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Employers dragging their feet on Roth 401(k)
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"There are excellent benefits for younger employees, and it offers exceptional benefits for high income earners who don't have the ability to save in a Roth IRA because of the income limitations. So, for young, old, high income and moderate income -- all can share the benefits of a Roth.

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"I'm sure that way back when, there were employers who were asking 'Why should we adopt the 401(k)?' We as advisers and the financial media need to get the word out so participants can go to employers and request adding the Roth feature to the 401(k)."

Scott Revare is CEO and co-founder of Smart 401(k), an online advisory service headquartered in Overland Park, Kan., that advises people on how to allocate their 401(k) money.

"A rough estimate is that less than 10 percent of the 1,400 plans we see have expressed that they're moving forward with the Roth option in their retirement plans. I've seen a high level of interest from participants and a high level of hesitation from employers. There are questions about the changes to payroll and record keeping, handling pretax and after-tax.

"If they're just worried that employees would be confused, that's not the right reason. A portion of people are confused, but an equal number of people aren't confused and are very interested. It's a benefit to be able to contribute and not worry about taxes down the road. There are a lot of people who think taxes will only go up from here and that people should lock it in now."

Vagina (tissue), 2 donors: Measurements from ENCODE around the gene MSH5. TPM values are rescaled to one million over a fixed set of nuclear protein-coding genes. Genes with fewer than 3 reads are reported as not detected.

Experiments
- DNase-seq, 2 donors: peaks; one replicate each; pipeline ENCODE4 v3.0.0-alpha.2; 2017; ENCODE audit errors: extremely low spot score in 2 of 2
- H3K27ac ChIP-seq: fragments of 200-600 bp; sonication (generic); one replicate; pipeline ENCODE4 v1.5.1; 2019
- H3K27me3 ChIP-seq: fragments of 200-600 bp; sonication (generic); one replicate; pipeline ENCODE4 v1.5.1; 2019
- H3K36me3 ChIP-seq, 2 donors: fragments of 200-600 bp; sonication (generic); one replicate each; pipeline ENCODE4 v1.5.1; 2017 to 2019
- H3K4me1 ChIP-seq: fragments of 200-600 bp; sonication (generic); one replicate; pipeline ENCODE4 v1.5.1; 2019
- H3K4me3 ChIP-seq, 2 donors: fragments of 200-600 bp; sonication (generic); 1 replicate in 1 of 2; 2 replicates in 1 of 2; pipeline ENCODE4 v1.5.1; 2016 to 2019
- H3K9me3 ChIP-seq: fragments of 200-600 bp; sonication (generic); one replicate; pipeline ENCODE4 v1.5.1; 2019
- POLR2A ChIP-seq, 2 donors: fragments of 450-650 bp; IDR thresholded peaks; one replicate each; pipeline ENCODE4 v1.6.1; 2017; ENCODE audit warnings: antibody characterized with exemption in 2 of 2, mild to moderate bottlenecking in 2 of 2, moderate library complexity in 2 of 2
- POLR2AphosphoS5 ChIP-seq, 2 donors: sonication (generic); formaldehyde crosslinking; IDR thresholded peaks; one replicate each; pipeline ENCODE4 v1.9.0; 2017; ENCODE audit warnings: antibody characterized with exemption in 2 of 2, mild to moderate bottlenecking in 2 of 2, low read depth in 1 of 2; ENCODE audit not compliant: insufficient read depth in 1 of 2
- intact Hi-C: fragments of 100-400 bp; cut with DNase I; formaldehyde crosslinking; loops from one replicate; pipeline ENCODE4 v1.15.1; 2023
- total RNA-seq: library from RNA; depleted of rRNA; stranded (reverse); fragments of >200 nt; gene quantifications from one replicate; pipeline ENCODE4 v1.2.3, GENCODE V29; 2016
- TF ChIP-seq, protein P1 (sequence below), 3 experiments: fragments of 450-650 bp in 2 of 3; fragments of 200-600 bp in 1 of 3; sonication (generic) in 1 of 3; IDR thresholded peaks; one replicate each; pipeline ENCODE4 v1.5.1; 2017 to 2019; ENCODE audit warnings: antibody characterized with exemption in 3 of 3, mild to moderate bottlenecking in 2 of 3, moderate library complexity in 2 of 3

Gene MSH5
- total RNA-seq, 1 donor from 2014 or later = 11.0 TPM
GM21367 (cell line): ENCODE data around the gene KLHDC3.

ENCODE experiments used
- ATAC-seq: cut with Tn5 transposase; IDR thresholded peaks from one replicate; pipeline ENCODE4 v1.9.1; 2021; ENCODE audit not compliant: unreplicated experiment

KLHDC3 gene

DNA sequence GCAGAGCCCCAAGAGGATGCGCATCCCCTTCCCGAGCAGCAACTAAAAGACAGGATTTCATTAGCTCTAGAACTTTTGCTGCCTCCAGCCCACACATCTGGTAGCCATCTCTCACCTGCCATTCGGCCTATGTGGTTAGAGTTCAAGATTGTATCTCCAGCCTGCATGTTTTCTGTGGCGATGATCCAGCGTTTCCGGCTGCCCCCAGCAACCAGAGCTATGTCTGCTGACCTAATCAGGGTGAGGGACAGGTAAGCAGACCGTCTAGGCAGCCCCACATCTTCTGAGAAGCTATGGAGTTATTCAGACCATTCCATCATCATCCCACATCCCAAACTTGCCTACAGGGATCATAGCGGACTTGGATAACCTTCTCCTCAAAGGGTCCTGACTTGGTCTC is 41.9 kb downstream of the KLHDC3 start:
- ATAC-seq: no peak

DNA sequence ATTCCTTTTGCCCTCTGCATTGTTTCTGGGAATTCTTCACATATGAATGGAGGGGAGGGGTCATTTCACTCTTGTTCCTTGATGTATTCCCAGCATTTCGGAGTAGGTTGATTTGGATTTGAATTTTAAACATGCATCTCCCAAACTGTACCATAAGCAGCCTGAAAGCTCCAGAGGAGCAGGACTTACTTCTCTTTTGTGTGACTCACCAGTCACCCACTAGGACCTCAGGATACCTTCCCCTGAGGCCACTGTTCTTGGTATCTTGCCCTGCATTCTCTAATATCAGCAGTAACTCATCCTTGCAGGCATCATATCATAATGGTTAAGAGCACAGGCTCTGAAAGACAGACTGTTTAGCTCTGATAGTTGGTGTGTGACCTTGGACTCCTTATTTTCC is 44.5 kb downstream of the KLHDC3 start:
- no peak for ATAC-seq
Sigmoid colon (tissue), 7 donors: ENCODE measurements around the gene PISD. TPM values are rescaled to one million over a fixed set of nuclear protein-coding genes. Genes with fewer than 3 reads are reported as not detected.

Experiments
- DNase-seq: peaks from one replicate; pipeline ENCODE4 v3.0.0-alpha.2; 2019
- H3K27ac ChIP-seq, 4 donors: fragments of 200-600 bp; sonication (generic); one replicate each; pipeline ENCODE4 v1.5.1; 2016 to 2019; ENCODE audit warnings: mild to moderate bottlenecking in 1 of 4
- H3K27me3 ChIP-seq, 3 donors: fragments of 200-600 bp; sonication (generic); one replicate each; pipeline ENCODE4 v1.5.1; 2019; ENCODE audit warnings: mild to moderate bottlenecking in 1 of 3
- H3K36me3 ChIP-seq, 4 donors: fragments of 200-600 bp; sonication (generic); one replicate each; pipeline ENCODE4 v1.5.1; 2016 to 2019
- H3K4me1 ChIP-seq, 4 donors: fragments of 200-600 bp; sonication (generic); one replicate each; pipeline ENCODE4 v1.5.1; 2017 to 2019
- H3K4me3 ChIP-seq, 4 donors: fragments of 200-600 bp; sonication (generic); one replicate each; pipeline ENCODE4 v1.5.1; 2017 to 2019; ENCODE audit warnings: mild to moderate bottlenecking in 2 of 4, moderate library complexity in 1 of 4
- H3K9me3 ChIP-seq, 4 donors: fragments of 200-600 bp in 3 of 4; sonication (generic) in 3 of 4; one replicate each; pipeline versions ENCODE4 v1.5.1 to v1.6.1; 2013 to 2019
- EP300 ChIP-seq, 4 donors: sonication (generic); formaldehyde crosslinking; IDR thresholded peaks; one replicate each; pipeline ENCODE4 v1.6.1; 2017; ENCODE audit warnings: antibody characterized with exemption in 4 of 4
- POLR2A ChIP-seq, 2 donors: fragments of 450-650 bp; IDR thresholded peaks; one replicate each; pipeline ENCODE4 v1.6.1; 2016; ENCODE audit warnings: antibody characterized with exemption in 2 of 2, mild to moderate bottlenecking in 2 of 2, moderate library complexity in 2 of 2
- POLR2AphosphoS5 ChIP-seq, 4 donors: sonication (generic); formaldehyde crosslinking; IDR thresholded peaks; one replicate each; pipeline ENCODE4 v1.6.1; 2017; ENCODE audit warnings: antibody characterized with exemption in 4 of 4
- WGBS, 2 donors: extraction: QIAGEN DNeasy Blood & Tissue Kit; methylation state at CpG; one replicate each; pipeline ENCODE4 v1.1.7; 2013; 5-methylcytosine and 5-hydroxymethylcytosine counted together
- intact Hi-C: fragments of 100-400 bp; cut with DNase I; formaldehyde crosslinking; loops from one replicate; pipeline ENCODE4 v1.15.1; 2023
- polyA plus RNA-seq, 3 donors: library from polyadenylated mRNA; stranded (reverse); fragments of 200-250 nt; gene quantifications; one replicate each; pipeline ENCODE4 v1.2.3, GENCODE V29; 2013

Rick Meigs, president of, says many employers are taking a wait-and-see position.

"Employers are never sure whether these things are going to be popular and whether they should go to the expense. They've gone through this before and then they get low participation. One example is the ability for people age 50 and above to make additional contributions. Ninety percent of plan sponsors modified their plans because of all the hype and the perceived interest by employees. But only 5 percent to 10 percent of the participants have used it."

While employers figure out what they want to do, employees can prepare themselves by considering the pros and cons of adding a Roth component to their retirement portfolio.

A Roth adds tax diversification. More than likely most of the balance in your retirement account is pretax money that will be taxed as you withdraw it. Even if you expect your retirement income to be 25 percent or 30 percent less than current income, it can still be a leap of faith to decide your future tax rate will be lower. A Roth provides a hedge against possibly higher taxes.

If the Roth interests you, talk to your employer or retirement plan administrator about adding it to the 401(k). If it looks as though your employer won't add it, do the next best thing -- set up a Roth IRA on your own and get the same benefits. You won't be able to contribute as much money, but it's a good start.'s corrections policy -- Posted: Jan. 20, 2006
More stories by Laura Bruce
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